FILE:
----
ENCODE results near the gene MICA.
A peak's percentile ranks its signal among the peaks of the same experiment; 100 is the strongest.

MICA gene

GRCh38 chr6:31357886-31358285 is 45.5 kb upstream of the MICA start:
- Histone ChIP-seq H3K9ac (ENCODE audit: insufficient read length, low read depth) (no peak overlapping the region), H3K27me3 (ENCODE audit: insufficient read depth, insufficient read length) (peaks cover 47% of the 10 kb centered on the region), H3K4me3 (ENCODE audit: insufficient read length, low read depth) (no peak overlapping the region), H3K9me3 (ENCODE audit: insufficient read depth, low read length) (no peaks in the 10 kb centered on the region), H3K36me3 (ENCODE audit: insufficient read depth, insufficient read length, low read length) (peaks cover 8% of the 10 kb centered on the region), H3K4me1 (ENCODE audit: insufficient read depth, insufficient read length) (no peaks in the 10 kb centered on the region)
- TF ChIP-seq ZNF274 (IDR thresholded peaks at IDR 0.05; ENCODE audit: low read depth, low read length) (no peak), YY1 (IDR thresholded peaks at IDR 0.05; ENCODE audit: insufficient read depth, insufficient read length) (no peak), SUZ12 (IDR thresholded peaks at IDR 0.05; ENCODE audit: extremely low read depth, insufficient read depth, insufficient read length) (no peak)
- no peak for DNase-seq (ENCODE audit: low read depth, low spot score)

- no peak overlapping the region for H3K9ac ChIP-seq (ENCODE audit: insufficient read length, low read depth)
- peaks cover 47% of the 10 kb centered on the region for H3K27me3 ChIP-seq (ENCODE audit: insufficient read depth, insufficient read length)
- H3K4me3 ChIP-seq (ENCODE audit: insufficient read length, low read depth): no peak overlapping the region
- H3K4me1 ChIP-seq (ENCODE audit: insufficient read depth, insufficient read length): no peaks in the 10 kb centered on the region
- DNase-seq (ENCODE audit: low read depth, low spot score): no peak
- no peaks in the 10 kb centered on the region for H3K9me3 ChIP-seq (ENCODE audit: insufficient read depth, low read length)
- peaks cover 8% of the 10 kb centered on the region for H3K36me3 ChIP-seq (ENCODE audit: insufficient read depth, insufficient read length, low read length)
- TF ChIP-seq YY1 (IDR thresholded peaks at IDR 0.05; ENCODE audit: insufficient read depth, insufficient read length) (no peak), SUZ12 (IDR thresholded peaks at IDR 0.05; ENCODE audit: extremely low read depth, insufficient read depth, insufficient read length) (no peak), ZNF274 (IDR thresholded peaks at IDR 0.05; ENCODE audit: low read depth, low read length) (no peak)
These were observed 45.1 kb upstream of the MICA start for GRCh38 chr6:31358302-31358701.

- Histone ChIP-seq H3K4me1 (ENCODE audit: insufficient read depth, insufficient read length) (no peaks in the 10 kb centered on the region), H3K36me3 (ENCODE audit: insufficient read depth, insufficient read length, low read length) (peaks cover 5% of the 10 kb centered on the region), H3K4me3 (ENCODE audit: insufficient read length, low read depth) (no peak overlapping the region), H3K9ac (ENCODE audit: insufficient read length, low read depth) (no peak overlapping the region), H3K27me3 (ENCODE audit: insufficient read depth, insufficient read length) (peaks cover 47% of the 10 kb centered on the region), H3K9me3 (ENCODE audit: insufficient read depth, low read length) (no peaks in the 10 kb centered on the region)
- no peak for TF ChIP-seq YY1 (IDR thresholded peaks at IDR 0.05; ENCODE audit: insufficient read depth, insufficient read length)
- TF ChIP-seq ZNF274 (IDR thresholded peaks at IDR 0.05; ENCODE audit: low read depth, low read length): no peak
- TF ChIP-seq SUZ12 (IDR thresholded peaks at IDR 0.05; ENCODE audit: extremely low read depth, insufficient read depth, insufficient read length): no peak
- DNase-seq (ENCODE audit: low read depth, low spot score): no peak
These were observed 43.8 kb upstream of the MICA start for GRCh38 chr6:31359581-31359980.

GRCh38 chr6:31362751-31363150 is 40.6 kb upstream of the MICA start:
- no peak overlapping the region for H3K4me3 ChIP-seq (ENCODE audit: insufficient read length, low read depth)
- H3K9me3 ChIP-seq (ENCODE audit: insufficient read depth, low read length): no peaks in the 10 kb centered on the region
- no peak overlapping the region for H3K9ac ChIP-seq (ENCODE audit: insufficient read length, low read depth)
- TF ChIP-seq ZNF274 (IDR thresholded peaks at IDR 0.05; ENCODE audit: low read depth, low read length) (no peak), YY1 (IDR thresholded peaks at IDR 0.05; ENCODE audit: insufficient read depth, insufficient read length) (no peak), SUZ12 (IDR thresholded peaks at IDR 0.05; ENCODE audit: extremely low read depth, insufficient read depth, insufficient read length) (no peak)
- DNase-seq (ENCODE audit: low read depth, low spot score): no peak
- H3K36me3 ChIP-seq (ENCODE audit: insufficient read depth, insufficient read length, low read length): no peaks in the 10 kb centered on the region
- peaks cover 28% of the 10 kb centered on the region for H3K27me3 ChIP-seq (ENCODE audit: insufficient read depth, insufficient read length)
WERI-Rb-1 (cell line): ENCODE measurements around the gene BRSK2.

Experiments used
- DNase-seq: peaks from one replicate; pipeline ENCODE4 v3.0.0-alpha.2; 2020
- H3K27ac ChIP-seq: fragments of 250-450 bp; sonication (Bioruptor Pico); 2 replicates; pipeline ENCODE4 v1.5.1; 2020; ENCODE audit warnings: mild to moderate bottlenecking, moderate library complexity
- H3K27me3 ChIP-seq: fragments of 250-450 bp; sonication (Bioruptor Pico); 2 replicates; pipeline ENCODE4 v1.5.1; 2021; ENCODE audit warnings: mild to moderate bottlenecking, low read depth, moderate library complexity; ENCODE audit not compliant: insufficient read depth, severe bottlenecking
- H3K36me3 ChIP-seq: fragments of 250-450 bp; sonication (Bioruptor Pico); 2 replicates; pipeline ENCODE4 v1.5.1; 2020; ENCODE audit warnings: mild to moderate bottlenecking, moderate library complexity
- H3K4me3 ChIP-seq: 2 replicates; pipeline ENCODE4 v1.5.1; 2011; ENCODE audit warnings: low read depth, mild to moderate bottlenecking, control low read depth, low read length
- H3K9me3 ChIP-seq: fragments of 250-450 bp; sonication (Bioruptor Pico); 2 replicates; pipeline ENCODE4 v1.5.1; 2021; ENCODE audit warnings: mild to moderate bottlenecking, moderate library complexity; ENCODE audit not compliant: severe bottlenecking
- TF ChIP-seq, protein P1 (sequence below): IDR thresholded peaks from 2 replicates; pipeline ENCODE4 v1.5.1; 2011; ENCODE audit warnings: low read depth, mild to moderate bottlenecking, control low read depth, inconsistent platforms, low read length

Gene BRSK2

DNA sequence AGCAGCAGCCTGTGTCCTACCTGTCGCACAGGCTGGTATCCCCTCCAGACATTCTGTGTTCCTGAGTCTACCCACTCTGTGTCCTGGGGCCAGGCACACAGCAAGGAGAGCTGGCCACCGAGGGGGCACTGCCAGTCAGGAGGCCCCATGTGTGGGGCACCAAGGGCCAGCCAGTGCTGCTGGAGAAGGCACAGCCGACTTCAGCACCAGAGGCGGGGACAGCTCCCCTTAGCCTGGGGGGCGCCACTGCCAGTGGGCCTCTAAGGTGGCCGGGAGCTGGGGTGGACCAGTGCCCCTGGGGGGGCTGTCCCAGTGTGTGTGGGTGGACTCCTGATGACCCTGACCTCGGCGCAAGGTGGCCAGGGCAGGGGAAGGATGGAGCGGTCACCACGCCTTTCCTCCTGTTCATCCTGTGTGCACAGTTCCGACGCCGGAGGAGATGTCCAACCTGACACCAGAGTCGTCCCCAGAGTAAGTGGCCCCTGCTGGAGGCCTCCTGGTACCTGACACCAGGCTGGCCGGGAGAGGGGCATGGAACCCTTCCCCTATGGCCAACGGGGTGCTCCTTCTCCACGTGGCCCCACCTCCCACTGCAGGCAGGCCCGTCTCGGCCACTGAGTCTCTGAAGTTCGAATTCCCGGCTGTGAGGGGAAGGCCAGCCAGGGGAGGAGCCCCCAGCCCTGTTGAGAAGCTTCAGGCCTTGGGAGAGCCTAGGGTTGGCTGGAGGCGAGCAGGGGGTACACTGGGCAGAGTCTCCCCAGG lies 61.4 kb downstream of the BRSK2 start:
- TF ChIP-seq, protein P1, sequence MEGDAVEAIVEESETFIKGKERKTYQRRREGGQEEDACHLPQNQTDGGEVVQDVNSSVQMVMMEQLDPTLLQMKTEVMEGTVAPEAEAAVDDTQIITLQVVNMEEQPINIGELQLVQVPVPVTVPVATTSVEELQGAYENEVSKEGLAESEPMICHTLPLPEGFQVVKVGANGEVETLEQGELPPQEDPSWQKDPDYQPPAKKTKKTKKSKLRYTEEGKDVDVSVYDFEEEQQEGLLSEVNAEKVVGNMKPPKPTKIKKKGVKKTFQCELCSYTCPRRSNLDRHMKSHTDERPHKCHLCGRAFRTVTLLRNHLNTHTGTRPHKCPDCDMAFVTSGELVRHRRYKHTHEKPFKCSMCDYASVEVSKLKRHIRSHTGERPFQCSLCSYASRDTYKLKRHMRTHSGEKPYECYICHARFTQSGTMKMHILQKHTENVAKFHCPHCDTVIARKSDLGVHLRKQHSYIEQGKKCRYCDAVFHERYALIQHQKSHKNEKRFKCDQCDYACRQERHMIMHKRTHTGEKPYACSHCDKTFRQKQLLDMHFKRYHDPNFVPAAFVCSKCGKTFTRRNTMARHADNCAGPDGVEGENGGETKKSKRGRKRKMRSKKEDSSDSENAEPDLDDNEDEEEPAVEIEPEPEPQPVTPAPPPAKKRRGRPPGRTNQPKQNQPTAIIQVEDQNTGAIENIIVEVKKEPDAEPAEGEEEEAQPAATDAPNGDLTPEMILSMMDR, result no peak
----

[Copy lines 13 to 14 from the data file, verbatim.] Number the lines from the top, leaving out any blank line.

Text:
- no peaks in the 10 kb centered on the region for H3K9me3 ChIP-seq (ENCODE audit: insufficient read depth, low read length)
- peaks cover 8% of the 10 kb centered on the region for H3K36me3 ChIP-seq (ENCODE audit: insufficient read depth, insufficient read length, low read length)